The Archdiocese of Birmingham - The Parish of the Immaculate Conception

Short History of Holy Trinity, Hethe.

The Catholic parish of Hethe owes its existence largely to the long presence of the Catholic Fermor family in the area, first at Somerton, with which the family was connected from the late C15, and from 1642 at Tusmore, where a free-standing chapel was built. The servants and tenants on the Tusmore estate were largely Catholic, and the area was known for having many Catholic inhabitants. In addition to the chapel at Tusmore, a place of worship was provided during the C18 in the neighbouring Hardwick manor house, also belonging to the Fermor family. Following the death of William Fermor in 1806 Tusmore was rented to a succession of tenants, all Protestant, and eventually sold in 1857 to the 1st Earl of Effingham, who demolished the chapel.

The Second Catholic Relief Act of 1791 had allowed the building of Catholic chapels, and the 1829 Act of Emancipation removed many other obstructions. The establishment of a chapel to serve the spiritual needs of the many Catholics who remained in the Hethe area was undertaken by Father Alfred Maguire in 1831, who was charged with providing a building to hold 300. The cost of £800 was raised partly from local people; Maguire also made an appeal in the Catholic Directory, explaining that the death of the local squire had left his people ‘destitute of a place where they may be enabled to be present at the adorable sacrifice of the Mass’. The new church opened on 22 May 1832. The identity of the architect is not known. An early visitor was the Dowager Lady Arundell of Wardour, who investigated the possibility of commissioning an oak altar from A W Pugin; there is no documentary evidence that this was ever produced.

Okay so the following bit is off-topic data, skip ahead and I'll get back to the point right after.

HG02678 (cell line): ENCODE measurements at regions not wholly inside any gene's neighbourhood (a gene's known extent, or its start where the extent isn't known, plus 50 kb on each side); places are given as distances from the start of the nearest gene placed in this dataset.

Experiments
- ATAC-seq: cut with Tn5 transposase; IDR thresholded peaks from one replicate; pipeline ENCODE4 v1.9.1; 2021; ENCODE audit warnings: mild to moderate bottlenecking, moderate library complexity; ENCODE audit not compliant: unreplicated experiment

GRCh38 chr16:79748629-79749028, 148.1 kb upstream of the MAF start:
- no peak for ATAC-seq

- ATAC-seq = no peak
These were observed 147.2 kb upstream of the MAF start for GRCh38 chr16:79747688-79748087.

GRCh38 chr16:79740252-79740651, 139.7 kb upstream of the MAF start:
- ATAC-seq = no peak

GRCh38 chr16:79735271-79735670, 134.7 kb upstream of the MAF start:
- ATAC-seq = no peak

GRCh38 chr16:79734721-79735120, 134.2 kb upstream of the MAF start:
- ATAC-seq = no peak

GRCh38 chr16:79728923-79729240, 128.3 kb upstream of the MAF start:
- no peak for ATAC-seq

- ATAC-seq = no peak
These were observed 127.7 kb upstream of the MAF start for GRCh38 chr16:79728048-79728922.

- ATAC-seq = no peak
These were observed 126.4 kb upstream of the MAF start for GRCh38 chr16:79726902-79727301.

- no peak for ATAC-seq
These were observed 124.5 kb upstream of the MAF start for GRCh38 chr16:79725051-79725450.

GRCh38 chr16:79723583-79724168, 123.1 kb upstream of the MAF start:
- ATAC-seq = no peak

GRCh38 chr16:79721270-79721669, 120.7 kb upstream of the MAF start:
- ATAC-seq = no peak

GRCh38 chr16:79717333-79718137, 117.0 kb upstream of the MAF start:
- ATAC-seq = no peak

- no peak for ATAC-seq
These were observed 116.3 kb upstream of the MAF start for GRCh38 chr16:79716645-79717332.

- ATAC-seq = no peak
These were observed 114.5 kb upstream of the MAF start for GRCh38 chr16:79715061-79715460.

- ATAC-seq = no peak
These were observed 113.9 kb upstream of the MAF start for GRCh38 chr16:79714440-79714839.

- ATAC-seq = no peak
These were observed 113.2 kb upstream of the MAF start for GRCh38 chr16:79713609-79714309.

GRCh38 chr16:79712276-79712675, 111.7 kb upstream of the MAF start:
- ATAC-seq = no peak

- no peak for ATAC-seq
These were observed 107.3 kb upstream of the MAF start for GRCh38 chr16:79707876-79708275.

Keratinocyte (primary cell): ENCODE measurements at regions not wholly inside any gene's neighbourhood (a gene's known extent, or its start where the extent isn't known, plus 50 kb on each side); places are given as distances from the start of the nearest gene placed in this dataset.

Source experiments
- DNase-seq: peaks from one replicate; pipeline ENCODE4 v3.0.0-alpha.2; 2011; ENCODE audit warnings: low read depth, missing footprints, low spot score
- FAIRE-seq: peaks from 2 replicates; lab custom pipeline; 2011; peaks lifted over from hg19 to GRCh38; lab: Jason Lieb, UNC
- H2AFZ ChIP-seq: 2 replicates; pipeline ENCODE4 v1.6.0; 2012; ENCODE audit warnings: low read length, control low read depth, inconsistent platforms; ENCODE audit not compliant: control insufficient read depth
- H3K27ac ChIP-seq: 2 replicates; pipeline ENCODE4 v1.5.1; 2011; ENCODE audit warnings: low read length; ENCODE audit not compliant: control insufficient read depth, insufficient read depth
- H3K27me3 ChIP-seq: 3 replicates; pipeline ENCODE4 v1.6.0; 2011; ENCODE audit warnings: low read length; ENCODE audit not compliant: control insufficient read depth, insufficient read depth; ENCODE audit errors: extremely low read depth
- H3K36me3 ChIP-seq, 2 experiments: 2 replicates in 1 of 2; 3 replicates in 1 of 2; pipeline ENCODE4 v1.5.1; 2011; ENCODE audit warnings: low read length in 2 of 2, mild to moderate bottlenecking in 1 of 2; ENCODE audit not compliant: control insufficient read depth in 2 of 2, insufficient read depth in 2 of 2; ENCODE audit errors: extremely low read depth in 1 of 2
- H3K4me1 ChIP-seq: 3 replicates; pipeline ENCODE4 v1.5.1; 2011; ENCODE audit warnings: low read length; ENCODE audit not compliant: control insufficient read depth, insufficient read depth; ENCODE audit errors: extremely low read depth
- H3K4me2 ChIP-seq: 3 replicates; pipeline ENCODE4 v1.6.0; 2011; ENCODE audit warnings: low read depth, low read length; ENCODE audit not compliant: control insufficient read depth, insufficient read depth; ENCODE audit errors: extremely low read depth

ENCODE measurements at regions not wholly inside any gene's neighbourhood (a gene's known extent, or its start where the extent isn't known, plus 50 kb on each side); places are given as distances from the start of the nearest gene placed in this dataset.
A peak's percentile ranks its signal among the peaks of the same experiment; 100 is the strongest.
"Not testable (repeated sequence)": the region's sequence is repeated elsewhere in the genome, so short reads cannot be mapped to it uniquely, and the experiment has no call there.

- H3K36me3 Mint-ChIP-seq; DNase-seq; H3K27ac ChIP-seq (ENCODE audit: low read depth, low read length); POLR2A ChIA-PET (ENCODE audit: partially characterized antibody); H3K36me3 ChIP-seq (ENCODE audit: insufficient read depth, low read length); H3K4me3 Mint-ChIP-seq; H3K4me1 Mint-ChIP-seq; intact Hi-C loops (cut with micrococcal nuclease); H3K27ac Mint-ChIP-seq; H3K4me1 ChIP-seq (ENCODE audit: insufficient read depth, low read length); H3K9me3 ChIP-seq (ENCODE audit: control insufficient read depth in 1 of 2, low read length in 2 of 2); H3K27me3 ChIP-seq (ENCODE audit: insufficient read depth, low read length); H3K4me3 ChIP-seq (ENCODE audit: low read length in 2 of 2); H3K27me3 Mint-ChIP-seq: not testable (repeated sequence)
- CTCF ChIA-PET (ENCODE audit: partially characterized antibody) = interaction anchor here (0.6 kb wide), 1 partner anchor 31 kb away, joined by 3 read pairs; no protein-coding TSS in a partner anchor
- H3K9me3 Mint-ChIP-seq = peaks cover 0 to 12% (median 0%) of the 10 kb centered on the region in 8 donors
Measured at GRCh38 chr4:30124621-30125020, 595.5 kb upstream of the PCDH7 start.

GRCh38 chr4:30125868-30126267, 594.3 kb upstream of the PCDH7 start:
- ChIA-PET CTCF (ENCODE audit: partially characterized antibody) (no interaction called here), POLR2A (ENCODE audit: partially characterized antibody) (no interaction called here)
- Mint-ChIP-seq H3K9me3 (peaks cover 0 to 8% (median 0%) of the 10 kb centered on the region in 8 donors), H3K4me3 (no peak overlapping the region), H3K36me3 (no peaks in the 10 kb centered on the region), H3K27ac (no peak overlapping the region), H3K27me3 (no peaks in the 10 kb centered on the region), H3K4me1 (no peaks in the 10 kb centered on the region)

A number of changes were made to the interior of the church in 1932, including the replacement of the stencil decoration to the sanctuary with a more elaborate scheme, possibly by Elphege or Oswald Pippet; this scheme formerly extended around the lower walls of the nave, but was overpainted in the 1980s. Whilst many Catholic churches underwent internal changes following the Second Vatican Council of 1962-5, in response to the understanding that the celebrant was now required to face the congregation, Holy Trinity retained its high altar, with no forward altar, and its communion rails.

The presbytery was erected at the same time as the church, with which it is linked. The graveyard was acquired a year or two later than the chapel plot, with the first burial taking place in 1836. Land was acquired for a school in 1831, and work began, but the building was not completed until 1870.